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Tue 1st Nov 2022 - Update: Fulham Shore trading in line with management expectations, debuts retail range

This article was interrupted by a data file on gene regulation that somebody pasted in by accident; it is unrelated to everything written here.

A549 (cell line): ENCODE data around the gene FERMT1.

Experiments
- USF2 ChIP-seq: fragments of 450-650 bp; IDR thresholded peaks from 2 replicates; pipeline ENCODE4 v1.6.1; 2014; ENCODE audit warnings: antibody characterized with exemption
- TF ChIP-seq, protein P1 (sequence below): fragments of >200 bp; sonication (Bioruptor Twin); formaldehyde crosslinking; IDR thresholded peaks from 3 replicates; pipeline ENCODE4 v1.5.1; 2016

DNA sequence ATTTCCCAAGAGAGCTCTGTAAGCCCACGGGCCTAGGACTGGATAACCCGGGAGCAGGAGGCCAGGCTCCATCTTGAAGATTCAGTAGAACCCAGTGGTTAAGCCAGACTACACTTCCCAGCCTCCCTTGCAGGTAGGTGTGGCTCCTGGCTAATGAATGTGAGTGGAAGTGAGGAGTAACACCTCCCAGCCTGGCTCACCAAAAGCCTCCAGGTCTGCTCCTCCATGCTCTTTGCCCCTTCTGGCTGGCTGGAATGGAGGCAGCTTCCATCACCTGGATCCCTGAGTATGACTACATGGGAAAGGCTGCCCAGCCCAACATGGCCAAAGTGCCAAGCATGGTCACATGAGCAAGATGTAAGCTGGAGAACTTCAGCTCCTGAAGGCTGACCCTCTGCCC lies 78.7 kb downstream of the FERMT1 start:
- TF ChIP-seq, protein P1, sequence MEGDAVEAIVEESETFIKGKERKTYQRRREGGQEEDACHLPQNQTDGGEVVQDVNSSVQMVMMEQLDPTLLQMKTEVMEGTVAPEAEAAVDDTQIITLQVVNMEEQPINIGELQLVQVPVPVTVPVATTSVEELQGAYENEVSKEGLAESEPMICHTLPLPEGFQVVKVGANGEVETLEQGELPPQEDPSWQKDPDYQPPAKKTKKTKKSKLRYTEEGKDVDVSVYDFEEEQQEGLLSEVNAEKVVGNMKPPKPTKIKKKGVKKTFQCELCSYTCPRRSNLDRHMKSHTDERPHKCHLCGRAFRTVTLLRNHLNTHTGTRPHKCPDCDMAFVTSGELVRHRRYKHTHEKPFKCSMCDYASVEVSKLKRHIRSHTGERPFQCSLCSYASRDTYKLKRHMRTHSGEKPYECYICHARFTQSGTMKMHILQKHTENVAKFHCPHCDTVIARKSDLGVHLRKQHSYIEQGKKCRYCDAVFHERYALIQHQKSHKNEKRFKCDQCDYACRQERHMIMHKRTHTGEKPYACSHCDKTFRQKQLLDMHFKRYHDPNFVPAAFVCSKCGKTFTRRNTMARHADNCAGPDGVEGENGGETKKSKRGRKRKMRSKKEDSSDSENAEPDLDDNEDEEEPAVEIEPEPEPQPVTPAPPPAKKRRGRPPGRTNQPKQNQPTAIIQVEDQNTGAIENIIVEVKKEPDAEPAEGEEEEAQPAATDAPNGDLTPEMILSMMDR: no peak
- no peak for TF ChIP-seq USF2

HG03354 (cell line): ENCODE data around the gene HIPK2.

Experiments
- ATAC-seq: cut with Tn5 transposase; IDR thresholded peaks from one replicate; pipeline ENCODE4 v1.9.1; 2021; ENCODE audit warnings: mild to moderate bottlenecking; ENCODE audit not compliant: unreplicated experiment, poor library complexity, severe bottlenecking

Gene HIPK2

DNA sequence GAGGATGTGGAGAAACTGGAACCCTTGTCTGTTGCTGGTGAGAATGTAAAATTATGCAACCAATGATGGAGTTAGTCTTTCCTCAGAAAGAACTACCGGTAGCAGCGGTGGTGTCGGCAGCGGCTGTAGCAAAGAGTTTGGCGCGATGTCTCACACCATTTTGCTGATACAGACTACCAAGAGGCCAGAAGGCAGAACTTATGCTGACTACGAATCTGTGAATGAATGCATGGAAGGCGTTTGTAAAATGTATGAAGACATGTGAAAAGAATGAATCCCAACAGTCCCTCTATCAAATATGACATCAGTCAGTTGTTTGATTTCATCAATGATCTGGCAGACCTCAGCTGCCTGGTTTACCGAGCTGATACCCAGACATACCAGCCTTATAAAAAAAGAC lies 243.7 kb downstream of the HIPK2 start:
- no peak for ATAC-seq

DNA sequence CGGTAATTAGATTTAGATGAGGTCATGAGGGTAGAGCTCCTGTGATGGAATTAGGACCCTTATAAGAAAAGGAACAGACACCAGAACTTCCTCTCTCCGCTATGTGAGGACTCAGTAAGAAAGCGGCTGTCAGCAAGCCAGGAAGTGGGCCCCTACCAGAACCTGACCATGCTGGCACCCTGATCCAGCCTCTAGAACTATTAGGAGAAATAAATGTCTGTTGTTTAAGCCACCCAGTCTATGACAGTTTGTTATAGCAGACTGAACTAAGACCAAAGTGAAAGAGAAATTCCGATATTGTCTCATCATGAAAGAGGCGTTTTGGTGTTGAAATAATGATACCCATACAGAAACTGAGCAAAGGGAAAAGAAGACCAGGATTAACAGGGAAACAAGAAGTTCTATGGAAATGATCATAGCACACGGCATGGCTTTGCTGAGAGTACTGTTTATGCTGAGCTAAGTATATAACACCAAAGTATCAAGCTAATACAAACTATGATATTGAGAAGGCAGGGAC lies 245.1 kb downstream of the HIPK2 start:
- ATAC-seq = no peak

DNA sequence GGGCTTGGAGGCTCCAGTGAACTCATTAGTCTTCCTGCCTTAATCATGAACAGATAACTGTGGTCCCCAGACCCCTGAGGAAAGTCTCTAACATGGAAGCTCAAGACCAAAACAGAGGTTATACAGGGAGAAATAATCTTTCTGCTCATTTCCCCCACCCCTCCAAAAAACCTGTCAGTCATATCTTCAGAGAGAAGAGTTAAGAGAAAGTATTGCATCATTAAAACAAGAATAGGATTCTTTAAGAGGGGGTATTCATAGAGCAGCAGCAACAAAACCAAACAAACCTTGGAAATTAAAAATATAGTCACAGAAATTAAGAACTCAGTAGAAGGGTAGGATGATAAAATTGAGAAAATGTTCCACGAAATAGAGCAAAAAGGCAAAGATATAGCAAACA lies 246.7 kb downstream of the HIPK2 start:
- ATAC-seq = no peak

Fulham Shore trading in line with management expectations, debuts retail range: Fulham Shore, the Franco Manca and The Real Greek operator, has reported that trading in the six months to 25 September 2022 was in line with expectations, but warned that trading conditions are more “unstable and unpredictable than at any time in recent memory”. The update comes as the business has launched its Franco Manca brand into retail stores nationwide. The group has launched a debut range of five premium Franco Manca Chef’s Selection cook-at-home pizzas. The range, which has been developed through a licensing partnership with the fine Italian food business Rondanini, is available to purchase in over 500 supermarkets, understood to be with Tesco, across the UK from this week. The business said it has the opportunity to expand into more stores (additional to the current 500) over the coming year, and to partner with further grocery retailers from late 2023. The range has been created by Franco Manca executive chef Alfonso Marseglia. Fulham Shore’s said its expansion into retail operations complements its portfolio of restaurants, will “drive brand awareness and enable the group to introduce the Franco Manca brand to consumers throughout UK, especially where Franco Manca does not yet have a restaurant presence”. Since its update published on 31 August 2022, the group has opened four Franco Manca sites in Lincoln, Hove, Chichester and Cardiff, and two The Real Greek restaurants in Gloucester Quays and Solihull. It said that these new locations have all been “busy from the outset”. These openings take the total number of restaurants operated by the group to 95. The first The Real Greek in Scotland, located in the new shopping scheme St James Quarter, Edinburgh, is also being fitted out ready for a December opening. During the six months to the end of September, in spite of challenging political and macroeconomic circumstances as well as recent sporadic train and tube disruptions, the company said it traded in line with management expectations. This performance was “driven by the popularity of both Franco Manca and The Real Greek’s excellent value-for-money propositions”. As a result, group revenues for the period grew approximately 35% when compared with the same period in 2019 prior to the onset of covid-19, and some 25% ahead when compared with the same period to September 2021. The company’s net cash position before lease liabilities recognised under IFRS 16 as at 26 September 2022 was over £2.6m. The group said it has undrawn bank facilities of £16.9m, providing substantial financial headroom of over £19.5m. The company said: “Macroeconomic challenges including inflation, rising interest rates and political uncertainty continue to affect consumer confidence and, combined with input cost inflation, are presenting trading conditions that are more unstable and unpredictable than at any time in recent memory. These rising costs and what, if any, relevant government support leads to a lack of transparency for short term trading.” As previously stated, Fulham Shore plans to open around 18 restaurants during the 12 months to 26 March 2023. The group said it will review on an ongoing basis its opening target for the 2024 financial year based on the ever-evolving economic and political outlook, and will share subsequent updates as appropriate. David Page, Fulham Shore executive chairman, said: “After many months of careful development we are thrilled to launch our debut range of Franco Manca cook-at-home sourdough pizzas which are now available in over 500 supermarkets. This is a very exciting new strategic development for Franco Manca and The Fulham Shore, which complements the appeal and success of our consistently busy and growing portfolio of restaurants, and we are looking forward to seeing it develop. We’re delighted that underpinned by the relevance of our Franco Manca and The Real Greek brands and their value-for-money propositions, both our established and new restaurants performed well during the first half of the group’s financial year. This has led the group to trade in line with management expectations and represents revenue growth of over 35% compared with the same period in 2019 and some 25% ahead when compared with the same period to September 2021.”